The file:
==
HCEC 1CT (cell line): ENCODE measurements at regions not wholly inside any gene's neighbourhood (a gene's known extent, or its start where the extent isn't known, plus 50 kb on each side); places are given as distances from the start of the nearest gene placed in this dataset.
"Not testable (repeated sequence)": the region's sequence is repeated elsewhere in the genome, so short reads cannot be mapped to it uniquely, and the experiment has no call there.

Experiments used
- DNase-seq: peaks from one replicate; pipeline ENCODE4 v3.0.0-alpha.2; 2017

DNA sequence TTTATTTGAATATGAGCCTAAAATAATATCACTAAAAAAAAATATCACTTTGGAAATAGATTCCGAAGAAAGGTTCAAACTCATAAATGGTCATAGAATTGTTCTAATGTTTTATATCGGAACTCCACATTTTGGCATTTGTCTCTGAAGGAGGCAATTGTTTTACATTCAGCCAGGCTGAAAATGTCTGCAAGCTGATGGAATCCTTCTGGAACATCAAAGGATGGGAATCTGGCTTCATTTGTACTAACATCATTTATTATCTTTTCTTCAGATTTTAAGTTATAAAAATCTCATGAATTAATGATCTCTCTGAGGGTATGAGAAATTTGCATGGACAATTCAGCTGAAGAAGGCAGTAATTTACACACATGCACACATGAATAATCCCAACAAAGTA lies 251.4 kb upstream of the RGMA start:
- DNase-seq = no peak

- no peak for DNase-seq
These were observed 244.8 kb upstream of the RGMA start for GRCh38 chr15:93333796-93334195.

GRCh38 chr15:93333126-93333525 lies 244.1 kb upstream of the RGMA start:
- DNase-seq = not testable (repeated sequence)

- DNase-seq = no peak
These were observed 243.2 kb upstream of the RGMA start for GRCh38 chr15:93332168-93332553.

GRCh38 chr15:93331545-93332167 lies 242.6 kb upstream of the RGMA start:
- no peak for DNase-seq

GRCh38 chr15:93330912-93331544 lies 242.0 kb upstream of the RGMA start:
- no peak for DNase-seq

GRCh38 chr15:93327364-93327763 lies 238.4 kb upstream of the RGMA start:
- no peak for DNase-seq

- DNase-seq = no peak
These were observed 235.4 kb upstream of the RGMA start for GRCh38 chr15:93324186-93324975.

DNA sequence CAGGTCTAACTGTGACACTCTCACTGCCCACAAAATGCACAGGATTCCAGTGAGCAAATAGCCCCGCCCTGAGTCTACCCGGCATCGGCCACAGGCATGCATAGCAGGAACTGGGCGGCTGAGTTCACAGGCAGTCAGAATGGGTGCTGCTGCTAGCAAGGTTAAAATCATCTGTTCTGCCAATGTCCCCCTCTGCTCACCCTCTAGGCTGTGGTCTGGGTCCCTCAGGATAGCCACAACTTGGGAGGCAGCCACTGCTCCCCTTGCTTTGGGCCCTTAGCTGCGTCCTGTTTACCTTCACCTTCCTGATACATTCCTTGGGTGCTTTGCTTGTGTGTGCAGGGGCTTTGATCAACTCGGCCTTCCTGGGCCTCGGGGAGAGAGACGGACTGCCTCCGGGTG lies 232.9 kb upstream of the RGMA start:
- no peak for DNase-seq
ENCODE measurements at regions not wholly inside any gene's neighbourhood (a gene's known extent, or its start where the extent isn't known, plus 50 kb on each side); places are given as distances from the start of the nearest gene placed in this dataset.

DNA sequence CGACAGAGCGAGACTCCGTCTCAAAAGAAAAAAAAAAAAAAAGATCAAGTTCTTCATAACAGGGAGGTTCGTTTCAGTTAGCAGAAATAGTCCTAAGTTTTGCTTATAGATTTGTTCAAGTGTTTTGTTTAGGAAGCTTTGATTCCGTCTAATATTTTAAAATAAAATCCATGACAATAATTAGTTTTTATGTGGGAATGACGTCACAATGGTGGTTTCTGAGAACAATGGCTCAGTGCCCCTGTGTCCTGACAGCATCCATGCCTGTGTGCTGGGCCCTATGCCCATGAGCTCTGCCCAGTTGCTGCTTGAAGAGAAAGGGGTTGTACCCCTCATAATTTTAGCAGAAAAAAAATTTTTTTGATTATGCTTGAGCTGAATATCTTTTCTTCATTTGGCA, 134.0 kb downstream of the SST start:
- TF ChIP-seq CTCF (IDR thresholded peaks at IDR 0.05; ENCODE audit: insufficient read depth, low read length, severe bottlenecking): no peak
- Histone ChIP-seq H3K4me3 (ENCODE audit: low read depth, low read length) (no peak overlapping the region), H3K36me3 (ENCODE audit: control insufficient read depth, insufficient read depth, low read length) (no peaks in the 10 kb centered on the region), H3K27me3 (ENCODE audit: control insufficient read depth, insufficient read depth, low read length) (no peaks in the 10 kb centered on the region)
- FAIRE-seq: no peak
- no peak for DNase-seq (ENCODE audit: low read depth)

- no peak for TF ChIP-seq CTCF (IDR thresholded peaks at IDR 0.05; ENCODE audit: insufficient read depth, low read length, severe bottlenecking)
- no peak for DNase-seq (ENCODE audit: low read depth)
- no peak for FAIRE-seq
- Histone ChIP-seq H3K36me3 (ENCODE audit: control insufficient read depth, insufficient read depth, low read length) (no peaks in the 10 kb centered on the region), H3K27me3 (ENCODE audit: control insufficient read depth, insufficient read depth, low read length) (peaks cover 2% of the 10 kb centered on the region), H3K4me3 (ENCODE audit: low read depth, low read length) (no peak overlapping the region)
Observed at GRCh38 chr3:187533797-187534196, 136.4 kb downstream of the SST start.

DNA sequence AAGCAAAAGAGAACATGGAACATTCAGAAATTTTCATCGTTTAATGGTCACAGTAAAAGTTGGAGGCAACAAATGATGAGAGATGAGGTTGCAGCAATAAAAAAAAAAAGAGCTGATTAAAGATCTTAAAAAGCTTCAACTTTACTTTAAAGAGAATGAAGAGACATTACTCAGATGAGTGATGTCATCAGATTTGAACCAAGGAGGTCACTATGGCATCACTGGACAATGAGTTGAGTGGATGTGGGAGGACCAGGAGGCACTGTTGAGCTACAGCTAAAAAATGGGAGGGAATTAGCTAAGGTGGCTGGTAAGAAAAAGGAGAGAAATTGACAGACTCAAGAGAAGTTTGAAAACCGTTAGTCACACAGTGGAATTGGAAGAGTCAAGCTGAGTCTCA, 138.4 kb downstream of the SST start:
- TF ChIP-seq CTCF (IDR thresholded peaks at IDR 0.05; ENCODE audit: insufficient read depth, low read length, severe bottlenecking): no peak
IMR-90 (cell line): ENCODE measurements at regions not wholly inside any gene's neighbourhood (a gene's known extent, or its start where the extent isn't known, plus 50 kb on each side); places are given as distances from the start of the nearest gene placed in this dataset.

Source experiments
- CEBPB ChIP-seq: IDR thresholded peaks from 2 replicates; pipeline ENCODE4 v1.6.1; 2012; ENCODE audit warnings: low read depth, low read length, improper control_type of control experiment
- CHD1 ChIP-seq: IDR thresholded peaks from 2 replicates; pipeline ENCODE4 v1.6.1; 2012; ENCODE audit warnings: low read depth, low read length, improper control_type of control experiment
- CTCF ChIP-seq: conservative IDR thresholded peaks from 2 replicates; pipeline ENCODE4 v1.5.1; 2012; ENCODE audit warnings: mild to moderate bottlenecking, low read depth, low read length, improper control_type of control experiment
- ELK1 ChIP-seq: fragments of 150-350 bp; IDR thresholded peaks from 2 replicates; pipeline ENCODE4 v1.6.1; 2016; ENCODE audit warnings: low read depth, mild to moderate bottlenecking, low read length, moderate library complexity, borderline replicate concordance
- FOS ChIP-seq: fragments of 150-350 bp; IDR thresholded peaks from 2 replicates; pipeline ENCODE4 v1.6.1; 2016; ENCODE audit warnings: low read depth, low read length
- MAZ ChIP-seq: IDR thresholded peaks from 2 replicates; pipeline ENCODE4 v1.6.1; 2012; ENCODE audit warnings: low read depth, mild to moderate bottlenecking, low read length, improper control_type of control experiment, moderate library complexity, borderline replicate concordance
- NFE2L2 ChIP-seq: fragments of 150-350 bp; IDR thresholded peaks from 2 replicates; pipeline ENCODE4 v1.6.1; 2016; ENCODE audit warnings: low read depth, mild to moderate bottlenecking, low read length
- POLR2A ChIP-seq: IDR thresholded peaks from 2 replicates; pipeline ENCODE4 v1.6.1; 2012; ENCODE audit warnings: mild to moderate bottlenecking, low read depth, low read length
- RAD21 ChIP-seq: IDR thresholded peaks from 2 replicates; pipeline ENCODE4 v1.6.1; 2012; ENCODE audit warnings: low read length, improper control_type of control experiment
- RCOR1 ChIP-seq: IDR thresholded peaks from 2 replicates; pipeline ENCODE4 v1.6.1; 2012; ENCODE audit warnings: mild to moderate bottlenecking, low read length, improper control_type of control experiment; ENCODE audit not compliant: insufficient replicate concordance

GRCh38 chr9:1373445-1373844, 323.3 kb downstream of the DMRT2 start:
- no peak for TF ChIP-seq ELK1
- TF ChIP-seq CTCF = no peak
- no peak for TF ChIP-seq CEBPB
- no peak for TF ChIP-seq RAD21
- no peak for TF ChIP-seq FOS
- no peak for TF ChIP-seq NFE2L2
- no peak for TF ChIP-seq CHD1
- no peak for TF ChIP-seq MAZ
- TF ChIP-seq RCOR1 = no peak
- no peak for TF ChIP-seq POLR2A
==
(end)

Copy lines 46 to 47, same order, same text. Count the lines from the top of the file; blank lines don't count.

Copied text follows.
- RAD21 ChIP-seq: IDR thresholded peaks from 2 replicates; pipeline ENCODE4 v1.6.1; 2012; ENCODE audit warnings: low read length, improper control_type of control experiment
- RCOR1 ChIP-seq: IDR thresholded peaks from 2 replicates; pipeline ENCODE4 v1.6.1; 2012; ENCODE audit warnings: mild to moderate bottlenecking, low read length, improper control_type of control experiment; ENCODE audit not compliant: insufficient replicate concordance